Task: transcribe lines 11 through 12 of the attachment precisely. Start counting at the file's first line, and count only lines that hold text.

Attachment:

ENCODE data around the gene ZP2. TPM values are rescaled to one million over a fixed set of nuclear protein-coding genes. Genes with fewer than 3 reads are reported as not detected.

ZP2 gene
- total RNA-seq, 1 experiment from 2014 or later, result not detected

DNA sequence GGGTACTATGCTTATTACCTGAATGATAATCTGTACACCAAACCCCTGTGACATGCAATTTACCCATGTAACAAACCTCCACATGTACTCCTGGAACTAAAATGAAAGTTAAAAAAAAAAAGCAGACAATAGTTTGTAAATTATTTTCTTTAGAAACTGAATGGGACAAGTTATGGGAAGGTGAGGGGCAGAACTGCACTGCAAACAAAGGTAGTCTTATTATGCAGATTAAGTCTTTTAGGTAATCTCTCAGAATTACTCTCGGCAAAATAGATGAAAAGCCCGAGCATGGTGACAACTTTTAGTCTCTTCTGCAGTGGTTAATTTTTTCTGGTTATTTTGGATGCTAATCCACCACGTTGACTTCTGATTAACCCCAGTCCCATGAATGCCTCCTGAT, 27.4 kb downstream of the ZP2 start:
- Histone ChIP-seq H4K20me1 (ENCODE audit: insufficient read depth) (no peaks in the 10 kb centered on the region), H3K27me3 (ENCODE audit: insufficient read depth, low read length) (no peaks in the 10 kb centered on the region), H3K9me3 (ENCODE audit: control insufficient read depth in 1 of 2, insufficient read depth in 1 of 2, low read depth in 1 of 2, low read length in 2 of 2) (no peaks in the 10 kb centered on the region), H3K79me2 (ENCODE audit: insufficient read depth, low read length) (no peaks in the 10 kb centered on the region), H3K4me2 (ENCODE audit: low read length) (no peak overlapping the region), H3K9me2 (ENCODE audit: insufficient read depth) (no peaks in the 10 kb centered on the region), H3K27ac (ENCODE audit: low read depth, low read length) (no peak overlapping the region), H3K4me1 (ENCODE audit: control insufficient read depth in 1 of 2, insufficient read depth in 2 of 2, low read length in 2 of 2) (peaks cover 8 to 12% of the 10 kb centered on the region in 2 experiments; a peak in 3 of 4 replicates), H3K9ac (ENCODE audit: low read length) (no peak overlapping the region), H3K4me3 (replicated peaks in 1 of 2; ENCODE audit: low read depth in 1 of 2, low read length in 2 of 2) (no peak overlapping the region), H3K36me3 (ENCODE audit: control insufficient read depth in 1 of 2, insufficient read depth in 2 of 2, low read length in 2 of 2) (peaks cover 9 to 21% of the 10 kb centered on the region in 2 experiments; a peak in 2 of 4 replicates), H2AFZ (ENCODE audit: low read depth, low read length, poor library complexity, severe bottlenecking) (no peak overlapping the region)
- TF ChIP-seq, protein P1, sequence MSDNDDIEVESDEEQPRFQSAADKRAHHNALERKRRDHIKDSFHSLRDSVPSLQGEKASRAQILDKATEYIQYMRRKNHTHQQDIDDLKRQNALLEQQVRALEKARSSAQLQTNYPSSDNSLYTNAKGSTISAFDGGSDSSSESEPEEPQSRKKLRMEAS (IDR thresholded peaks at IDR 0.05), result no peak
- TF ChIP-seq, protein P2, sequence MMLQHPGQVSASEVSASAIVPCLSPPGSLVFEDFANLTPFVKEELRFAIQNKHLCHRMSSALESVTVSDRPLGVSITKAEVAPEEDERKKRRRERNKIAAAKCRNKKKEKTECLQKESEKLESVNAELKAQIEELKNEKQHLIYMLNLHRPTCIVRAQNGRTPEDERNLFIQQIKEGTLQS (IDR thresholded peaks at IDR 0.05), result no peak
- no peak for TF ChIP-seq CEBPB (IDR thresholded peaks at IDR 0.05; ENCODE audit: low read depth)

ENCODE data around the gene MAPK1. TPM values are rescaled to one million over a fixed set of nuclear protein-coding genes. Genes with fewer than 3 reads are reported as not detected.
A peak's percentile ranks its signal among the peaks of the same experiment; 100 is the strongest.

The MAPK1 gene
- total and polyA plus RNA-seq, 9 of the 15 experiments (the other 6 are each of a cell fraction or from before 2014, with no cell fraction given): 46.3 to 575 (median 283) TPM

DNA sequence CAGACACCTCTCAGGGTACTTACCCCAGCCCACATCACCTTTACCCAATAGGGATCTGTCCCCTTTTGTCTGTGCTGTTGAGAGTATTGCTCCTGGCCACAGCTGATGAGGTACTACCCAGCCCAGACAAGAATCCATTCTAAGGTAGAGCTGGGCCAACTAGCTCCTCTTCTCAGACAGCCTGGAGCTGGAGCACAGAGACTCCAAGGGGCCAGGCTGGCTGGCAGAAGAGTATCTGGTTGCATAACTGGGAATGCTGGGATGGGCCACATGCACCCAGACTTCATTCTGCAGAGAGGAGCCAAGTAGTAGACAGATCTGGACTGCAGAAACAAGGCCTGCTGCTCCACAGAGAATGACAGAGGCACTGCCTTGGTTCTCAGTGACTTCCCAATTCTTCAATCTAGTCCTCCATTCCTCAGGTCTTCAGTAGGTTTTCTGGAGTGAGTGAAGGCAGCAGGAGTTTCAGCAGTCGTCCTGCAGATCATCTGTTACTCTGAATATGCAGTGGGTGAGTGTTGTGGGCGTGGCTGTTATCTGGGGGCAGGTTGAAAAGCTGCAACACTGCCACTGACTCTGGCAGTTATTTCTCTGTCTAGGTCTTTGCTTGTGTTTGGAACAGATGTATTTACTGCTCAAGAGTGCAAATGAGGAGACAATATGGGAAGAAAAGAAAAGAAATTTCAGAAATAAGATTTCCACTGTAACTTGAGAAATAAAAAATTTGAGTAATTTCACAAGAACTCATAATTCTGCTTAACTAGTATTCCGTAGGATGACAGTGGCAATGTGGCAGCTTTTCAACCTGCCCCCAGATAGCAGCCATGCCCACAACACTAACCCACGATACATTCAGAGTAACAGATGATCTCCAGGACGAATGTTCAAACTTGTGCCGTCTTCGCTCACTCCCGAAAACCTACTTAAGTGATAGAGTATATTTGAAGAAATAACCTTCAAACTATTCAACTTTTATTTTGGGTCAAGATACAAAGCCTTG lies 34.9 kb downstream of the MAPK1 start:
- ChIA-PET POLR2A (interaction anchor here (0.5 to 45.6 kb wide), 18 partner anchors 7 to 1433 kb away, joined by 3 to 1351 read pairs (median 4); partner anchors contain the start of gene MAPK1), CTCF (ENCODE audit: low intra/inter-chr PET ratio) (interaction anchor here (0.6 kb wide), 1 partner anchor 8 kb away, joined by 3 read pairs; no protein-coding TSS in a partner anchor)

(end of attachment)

The MAPK1 gene
- total and polyA plus RNA-seq, 9 of the 15 experiments (the other 6 are each of a cell fraction or from before 2014, with no cell fraction given): 46.3 to 575 (median 283) TPM